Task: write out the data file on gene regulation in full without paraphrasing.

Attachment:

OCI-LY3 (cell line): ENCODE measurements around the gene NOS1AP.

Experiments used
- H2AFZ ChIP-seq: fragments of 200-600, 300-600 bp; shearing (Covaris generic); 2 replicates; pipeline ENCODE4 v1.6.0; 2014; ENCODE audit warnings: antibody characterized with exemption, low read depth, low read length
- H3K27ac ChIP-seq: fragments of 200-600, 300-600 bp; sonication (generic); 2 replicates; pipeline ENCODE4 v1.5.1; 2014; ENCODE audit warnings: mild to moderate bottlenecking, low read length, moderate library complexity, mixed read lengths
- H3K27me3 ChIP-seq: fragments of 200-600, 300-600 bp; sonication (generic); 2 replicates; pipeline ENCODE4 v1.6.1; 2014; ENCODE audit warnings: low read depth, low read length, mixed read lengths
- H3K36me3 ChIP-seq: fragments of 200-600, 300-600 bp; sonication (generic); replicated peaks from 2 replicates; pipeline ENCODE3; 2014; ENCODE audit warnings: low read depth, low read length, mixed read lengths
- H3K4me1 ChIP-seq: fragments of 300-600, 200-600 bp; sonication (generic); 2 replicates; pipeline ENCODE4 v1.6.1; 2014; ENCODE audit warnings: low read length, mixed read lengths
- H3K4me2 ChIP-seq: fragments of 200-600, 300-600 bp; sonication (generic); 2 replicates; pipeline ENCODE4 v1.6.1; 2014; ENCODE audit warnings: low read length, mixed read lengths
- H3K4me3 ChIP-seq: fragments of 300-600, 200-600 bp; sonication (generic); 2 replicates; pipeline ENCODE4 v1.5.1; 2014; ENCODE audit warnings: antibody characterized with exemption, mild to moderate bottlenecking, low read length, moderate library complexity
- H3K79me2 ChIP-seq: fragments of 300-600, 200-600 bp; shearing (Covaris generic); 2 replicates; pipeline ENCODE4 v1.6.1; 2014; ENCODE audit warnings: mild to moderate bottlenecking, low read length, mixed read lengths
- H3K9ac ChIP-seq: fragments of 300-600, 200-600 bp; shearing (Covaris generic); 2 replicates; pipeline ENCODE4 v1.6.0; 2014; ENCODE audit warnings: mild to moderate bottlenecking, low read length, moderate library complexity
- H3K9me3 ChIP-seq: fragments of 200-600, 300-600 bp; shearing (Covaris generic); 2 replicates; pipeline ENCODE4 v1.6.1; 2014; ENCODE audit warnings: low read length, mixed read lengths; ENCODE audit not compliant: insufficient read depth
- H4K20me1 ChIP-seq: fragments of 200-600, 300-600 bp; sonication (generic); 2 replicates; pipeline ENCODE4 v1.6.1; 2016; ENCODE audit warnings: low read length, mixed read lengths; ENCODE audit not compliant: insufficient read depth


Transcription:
OCI-LY3 (cell line): ENCODE measurements around the gene NOS1AP.

Experiments used
- H2AFZ ChIP-seq: fragments of 200-600, 300-600 bp; shearing (Covaris generic); 2 replicates; pipeline ENCODE4 v1.6.0; 2014; ENCODE audit warnings: antibody characterized with exemption, low read depth, low read length
- H3K27ac ChIP-seq: fragments of 200-600, 300-600 bp; sonication (generic); 2 replicates; pipeline ENCODE4 v1.5.1; 2014; ENCODE audit warnings: mild to moderate bottlenecking, low read length, moderate library complexity, mixed read lengths
- H3K27me3 ChIP-seq: fragments of 200-600, 300-600 bp; sonication (generic); 2 replicates; pipeline ENCODE4 v1.6.1; 2014; ENCODE audit warnings: low read depth, low read length, mixed read lengths
- H3K36me3 ChIP-seq: fragments of 200-600, 300-600 bp; sonication (generic); replicated peaks from 2 replicates; pipeline ENCODE3; 2014; ENCODE audit warnings: low read depth, low read length, mixed read lengths
- H3K4me1 ChIP-seq: fragments of 300-600, 200-600 bp; sonication (generic); 2 replicates; pipeline ENCODE4 v1.6.1; 2014; ENCODE audit warnings: low read length, mixed read lengths
- H3K4me2 ChIP-seq: fragments of 200-600, 300-600 bp; sonication (generic); 2 replicates; pipeline ENCODE4 v1.6.1; 2014; ENCODE audit warnings: low read length, mixed read lengths
- H3K4me3 ChIP-seq: fragments of 300-600, 200-600 bp; sonication (generic); 2 replicates; pipeline ENCODE4 v1.5.1; 2014; ENCODE audit warnings: antibody characterized with exemption, mild to moderate bottlenecking, low read length, moderate library complexity
- H3K79me2 ChIP-seq: fragments of 300-600, 200-600 bp; shearing (Covaris generic); 2 replicates; pipeline ENCODE4 v1.6.1; 2014; ENCODE audit warnings: mild to moderate bottlenecking, low read length, mixed read lengths
- H3K9ac ChIP-seq: fragments of 300-600, 200-600 bp; shearing (Covaris generic); 2 replicates; pipeline ENCODE4 v1.6.0; 2014; ENCODE audit warnings: mild to moderate bottlenecking, low read length, moderate library complexity
- H3K9me3 ChIP-seq: fragments of 200-600, 300-600 bp; shearing (Covaris generic); 2 replicates; pipeline ENCODE4 v1.6.1; 2014; ENCODE audit warnings: low read length, mixed read lengths; ENCODE audit not compliant: insufficient read depth
- H4K20me1 ChIP-seq: fragments of 200-600, 300-600 bp; sonication (generic); 2 replicates; pipeline ENCODE4 v1.6.1; 2016; ENCODE audit warnings: low read length, mixed read lengths; ENCODE audit not compliant: insufficient read depth